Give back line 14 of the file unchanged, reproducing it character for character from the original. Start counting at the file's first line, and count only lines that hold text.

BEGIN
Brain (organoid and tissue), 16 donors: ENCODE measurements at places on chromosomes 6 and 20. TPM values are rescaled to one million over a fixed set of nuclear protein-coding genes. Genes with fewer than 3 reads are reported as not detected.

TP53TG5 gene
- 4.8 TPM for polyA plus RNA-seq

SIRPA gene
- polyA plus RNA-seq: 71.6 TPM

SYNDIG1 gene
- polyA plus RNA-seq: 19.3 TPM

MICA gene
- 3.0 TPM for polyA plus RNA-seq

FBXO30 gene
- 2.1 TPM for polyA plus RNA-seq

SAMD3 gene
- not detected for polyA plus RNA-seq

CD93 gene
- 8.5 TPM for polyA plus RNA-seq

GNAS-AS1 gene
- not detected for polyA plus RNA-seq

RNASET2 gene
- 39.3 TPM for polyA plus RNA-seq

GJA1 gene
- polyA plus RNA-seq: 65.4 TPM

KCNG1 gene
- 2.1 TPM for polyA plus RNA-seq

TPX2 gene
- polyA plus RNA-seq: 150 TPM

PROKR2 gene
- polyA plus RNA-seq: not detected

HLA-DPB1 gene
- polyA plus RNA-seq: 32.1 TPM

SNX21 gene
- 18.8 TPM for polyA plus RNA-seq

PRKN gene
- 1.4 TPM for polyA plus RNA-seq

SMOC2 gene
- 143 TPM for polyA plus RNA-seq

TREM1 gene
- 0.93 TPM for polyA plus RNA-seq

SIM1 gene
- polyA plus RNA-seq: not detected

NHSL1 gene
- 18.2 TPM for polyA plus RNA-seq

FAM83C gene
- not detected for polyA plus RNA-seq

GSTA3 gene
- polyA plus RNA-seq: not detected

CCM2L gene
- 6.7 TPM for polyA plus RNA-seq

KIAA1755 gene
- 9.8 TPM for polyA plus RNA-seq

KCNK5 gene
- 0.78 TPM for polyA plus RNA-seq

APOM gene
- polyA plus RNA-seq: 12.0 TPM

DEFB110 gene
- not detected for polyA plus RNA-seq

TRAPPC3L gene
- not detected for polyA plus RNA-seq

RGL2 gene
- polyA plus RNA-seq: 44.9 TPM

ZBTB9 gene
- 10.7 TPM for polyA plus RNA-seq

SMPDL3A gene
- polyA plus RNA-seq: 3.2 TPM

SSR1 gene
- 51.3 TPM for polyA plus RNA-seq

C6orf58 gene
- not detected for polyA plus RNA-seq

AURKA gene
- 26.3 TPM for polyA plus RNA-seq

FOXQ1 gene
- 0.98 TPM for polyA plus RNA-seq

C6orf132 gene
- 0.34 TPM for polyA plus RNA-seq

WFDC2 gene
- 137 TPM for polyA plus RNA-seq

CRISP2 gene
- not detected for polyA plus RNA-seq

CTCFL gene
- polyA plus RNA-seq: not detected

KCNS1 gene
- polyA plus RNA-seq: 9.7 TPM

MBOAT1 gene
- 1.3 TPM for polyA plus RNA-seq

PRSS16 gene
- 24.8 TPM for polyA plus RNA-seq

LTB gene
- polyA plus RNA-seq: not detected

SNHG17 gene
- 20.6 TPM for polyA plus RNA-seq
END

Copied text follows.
CD93 gene